J.P. Moreland sums up what the Jesus Seminar and others are asking people to believe:

It requires the assumption that someone, about a generation removed from the events in question, radically transformed the authentic information about Jesus that was circulating at that time, superimposed a body of material four times as large, fabricated almost entirely out of whole cloth, while the church suffered sufficient collective amnesia to accept the transformation as legitimate.

Such a belief may fit well with the modern existentialist view that faith must be independent of history, but it is not consistent with the interests of early Christianity. Christianity arose in the Jewish world and in the continuing values of Middle Eastern peasant culture, where getting facts straight is a crucial part of good teaching and storytelling.

Grant Jeffrey came up with the following analogy:
...imagine that some modern writer wanted to create a false story in the 1990s about President Kennedy performing miracles and being raised from the dead for a period of forty days following his tragic assassination in November 1963. To succeed with his plan the writer would have to accomplish two virtually impossible tasks: (1) He would have to simultaneously acquire every one of the thousands of books and newspaper reports about the president and secretly insert his counterfeit passage in this material without being detected by a single reader, and (2) He would have to simultaneously convince millions of people around the world to accept this forgery as true, despite the fact that people who were alive when Kennedy lived and died would have independent recollections that contradict this invented story.3
In conclusion, I would suggest that the historical Jesus and the Jesus recorded in the Gospels are One and the same. Jesus made all the claims that the Gospels say He did, and history attests to this fact. I leave the reader with the following quote from Rev. Gary W. Jensen:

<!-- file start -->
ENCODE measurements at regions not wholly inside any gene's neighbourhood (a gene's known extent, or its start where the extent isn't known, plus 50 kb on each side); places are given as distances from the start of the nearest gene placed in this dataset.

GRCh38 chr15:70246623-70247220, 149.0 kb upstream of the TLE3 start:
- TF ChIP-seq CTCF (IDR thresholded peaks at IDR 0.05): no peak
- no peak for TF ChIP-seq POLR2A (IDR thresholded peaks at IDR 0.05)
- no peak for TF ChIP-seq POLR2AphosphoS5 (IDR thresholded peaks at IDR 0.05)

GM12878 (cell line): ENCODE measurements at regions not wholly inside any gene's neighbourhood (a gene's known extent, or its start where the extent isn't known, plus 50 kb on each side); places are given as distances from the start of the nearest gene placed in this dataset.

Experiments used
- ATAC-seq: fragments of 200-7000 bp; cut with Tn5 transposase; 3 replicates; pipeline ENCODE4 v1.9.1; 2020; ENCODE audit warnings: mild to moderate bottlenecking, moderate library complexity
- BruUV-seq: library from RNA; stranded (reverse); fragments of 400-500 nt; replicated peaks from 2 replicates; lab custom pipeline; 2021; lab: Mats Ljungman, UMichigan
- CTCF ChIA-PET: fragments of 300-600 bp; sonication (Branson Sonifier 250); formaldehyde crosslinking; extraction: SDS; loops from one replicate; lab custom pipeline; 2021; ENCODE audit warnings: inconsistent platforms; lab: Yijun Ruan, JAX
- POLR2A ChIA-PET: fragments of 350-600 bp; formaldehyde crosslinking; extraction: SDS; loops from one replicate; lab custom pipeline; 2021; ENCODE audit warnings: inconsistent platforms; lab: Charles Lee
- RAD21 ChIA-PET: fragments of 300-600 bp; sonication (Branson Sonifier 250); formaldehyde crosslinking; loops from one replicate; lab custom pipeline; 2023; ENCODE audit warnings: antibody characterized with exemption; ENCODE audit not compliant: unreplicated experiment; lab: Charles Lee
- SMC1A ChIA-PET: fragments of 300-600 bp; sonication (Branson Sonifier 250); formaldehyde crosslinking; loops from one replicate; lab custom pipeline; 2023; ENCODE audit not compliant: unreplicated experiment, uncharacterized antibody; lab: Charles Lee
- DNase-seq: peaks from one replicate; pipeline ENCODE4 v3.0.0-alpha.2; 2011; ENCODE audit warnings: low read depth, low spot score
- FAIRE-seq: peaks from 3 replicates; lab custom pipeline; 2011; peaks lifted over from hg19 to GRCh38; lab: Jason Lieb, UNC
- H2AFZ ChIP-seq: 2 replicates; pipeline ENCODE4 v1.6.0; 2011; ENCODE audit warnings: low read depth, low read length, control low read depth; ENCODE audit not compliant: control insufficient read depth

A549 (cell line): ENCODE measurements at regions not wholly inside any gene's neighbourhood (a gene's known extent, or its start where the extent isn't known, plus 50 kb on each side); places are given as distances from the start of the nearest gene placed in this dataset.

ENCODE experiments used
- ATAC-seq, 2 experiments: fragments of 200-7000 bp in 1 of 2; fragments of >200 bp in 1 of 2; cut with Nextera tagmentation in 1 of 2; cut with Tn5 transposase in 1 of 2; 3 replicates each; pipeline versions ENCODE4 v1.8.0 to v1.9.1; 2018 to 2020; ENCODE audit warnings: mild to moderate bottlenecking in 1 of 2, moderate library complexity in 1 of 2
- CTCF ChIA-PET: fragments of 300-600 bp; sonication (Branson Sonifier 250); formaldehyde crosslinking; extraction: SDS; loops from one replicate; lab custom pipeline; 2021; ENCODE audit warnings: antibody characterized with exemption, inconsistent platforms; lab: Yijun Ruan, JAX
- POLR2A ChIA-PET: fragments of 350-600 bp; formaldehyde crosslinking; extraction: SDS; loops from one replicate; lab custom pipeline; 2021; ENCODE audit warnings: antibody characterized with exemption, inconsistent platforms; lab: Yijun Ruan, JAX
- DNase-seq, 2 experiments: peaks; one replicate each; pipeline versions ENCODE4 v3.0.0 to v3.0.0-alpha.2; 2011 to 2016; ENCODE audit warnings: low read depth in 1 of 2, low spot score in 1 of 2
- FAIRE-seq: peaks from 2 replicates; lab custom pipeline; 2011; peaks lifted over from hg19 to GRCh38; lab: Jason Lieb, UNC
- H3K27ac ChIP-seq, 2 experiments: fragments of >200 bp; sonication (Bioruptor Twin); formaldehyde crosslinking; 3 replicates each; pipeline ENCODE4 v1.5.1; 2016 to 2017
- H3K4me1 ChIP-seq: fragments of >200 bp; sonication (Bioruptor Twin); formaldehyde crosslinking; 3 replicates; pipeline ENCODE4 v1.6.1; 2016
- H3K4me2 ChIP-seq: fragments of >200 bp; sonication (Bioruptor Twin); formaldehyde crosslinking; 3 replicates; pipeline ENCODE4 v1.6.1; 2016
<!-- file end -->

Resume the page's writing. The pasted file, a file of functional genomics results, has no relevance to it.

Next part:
The Jesus Seminar absurdly ends up with a Jew who is stripped of his Jewishness, and with the founder of a Church whose followers rarely bothered to actually quote him. And their Jesus fails to account for the strong reactions of his contemporaries. The few words they judge authentic reduce Jesus to an insipid eccentric who would have been powerless to create the strong reactions either against him that resulted in his death, or for him in the movement that turned the world upside-down.4

To find out how Jesus Christ can become your personal Savior, please read The Five Facts of Life by Bob Burch.

For a much more detailed discussion of the Jesus Seminar and the reliability of the Gospels, please see the following articles:
"Who Does the Jesus Seminar Really Speak For?"
"The Jesus Seminar Under Fire"
"The Gospels As Historical Sources For Jesus, The Founder of Christianity"
"The Corrected Jesus"
"The Jesus Seminar"


1. France, R.T. "The Gospels As Historical Sources For Jesus, The Founder of Christianity",
2. Robert Funk, Roy Hoover, and the Jesus Seminar, The Five Gospels (New York:Macmillan, 1993, 5.
3. Jeffrey, Grant, Jesus: The Great Debate, Toronto: Frontier Research Publications, 1999, 52.
4. Moreland and Wilkins, Jesus Under Fire, Grand Rapids: Zondervan, 1995, 22.